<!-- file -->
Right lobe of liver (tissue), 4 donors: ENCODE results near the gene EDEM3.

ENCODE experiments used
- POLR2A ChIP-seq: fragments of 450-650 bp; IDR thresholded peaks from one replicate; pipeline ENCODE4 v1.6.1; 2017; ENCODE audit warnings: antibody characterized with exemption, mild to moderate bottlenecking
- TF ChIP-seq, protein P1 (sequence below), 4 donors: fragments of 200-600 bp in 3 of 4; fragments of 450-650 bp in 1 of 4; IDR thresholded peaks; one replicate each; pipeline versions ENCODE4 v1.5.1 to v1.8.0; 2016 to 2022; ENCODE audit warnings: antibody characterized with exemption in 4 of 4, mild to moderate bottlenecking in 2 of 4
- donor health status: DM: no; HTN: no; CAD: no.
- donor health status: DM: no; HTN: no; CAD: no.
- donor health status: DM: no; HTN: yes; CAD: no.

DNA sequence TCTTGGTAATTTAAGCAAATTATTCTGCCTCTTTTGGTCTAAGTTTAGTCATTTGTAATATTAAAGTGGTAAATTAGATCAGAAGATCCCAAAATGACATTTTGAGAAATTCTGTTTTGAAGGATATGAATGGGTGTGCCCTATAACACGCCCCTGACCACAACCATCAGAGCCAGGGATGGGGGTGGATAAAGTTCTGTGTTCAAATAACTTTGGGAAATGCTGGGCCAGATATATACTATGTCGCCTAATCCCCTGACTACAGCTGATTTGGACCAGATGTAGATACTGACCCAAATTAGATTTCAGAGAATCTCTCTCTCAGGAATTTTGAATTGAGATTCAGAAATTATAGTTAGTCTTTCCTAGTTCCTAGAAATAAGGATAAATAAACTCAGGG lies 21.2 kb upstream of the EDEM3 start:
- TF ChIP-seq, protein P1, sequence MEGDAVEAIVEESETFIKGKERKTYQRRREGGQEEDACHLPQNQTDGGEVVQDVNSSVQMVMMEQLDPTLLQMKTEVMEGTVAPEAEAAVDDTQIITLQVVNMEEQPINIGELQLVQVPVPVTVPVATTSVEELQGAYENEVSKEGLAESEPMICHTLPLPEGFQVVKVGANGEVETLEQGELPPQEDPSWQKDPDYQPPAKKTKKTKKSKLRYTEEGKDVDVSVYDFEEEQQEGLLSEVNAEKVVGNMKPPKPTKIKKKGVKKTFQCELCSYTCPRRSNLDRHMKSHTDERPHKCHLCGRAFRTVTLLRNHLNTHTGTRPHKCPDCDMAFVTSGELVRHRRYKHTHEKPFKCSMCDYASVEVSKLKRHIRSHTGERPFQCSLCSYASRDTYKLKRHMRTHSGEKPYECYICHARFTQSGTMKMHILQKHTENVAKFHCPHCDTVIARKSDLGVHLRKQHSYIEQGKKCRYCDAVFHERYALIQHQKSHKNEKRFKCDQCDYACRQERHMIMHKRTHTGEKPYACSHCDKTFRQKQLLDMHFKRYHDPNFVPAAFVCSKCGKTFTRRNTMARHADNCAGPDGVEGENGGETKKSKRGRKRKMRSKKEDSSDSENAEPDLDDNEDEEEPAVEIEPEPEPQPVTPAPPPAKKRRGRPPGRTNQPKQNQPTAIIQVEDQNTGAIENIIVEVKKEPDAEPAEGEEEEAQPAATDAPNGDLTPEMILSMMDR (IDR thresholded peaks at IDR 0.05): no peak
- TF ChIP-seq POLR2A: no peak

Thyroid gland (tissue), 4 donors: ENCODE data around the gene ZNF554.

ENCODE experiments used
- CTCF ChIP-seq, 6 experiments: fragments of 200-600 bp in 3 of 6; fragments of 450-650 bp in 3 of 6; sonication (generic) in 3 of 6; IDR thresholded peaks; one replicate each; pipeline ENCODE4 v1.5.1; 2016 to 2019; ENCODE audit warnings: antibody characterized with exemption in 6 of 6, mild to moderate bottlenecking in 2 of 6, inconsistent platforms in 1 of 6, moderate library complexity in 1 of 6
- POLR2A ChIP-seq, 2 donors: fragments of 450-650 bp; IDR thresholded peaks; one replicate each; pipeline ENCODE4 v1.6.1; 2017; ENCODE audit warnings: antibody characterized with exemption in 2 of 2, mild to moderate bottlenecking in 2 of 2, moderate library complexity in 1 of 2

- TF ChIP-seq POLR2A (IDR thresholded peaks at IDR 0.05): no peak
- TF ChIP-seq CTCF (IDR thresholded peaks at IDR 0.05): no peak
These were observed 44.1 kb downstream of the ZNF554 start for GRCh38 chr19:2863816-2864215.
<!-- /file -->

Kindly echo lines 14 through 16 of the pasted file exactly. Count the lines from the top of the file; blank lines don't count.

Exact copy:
- POLR2A ChIP-seq, 2 donors: fragments of 450-650 bp; IDR thresholded peaks; one replicate each; pipeline ENCODE4 v1.6.1; 2017; ENCODE audit warnings: antibody characterized with exemption in 2 of 2, mild to moderate bottlenecking in 2 of 2, moderate library complexity in 1 of 2

- TF ChIP-seq POLR2A (IDR thresholded peaks at IDR 0.05): no peak
- TF ChIP-seq CTCF (IDR thresholded peaks at IDR 0.05): no peak